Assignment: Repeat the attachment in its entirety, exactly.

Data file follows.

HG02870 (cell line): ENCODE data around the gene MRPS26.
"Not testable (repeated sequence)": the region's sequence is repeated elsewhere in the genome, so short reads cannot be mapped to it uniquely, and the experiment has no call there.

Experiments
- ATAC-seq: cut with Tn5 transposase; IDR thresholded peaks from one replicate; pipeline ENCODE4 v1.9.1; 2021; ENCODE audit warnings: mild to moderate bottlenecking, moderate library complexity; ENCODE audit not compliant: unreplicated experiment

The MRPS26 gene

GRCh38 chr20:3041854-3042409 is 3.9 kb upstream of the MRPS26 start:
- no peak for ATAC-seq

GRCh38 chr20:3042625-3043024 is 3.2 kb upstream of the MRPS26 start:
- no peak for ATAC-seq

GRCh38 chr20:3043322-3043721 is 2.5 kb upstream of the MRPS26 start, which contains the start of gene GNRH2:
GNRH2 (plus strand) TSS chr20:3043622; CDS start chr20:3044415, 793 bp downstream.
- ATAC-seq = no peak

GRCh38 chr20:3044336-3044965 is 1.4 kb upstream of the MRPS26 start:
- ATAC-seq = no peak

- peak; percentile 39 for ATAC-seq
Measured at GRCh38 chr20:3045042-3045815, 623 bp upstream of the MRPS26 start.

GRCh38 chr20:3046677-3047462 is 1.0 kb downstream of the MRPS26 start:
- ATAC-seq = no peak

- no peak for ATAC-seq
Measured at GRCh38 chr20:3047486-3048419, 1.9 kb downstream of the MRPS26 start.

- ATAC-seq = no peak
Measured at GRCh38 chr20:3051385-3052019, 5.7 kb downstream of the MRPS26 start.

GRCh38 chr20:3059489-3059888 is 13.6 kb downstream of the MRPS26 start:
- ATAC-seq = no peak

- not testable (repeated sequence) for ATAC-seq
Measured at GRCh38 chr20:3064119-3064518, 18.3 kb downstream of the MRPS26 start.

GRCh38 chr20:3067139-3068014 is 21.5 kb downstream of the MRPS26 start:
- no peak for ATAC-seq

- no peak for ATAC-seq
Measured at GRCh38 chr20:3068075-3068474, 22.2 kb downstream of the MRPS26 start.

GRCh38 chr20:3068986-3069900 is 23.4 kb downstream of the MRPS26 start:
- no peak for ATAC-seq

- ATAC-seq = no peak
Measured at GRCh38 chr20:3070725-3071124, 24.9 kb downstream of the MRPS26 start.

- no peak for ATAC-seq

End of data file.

HG02870 (cell line): ENCODE data around the gene MRPS26.
"Not testable (repeated sequence)": the region's sequence is repeated elsewhere in the genome, so short reads cannot be mapped to it uniquely, and the experiment has no call there.

Experiments
- ATAC-seq: cut with Tn5 transposase; IDR thresholded peaks from one replicate; pipeline ENCODE4 v1.9.1; 2021; ENCODE audit warnings: mild to moderate bottlenecking, moderate library complexity; ENCODE audit not compliant: unreplicated experiment

The MRPS26 gene

GRCh38 chr20:3041854-3042409 is 3.9 kb upstream of the MRPS26 start:
- no peak for ATAC-seq

GRCh38 chr20:3042625-3043024 is 3.2 kb upstream of the MRPS26 start:
- no peak for ATAC-seq

GRCh38 chr20:3043322-3043721 is 2.5 kb upstream of the MRPS26 start, which contains the start of gene GNRH2:
GNRH2 (plus strand) TSS chr20:3043622; CDS start chr20:3044415, 793 bp downstream.
- ATAC-seq = no peak

GRCh38 chr20:3044336-3044965 is 1.4 kb upstream of the MRPS26 start:
- ATAC-seq = no peak

- peak; percentile 39 for ATAC-seq
Measured at GRCh38 chr20:3045042-3045815, 623 bp upstream of the MRPS26 start.

GRCh38 chr20:3046677-3047462 is 1.0 kb downstream of the MRPS26 start:
- ATAC-seq = no peak

- no peak for ATAC-seq
Measured at GRCh38 chr20:3047486-3048419, 1.9 kb downstream of the MRPS26 start.

- ATAC-seq = no peak
Measured at GRCh38 chr20:3051385-3052019, 5.7 kb downstream of the MRPS26 start.

GRCh38 chr20:3059489-3059888 is 13.6 kb downstream of the MRPS26 start:
- ATAC-seq = no peak

- not testable (repeated sequence) for ATAC-seq
Measured at GRCh38 chr20:3064119-3064518, 18.3 kb downstream of the MRPS26 start.

GRCh38 chr20:3067139-3068014 is 21.5 kb downstream of the MRPS26 start:
- no peak for ATAC-seq

- no peak for ATAC-seq
Measured at GRCh38 chr20:3068075-3068474, 22.2 kb downstream of the MRPS26 start.

GRCh38 chr20:3068986-3069900 is 23.4 kb downstream of the MRPS26 start:
- no peak for ATAC-seq

- ATAC-seq = no peak
Measured at GRCh38 chr20:3070725-3071124, 24.9 kb downstream of the MRPS26 start.

- no peak for ATAC-seq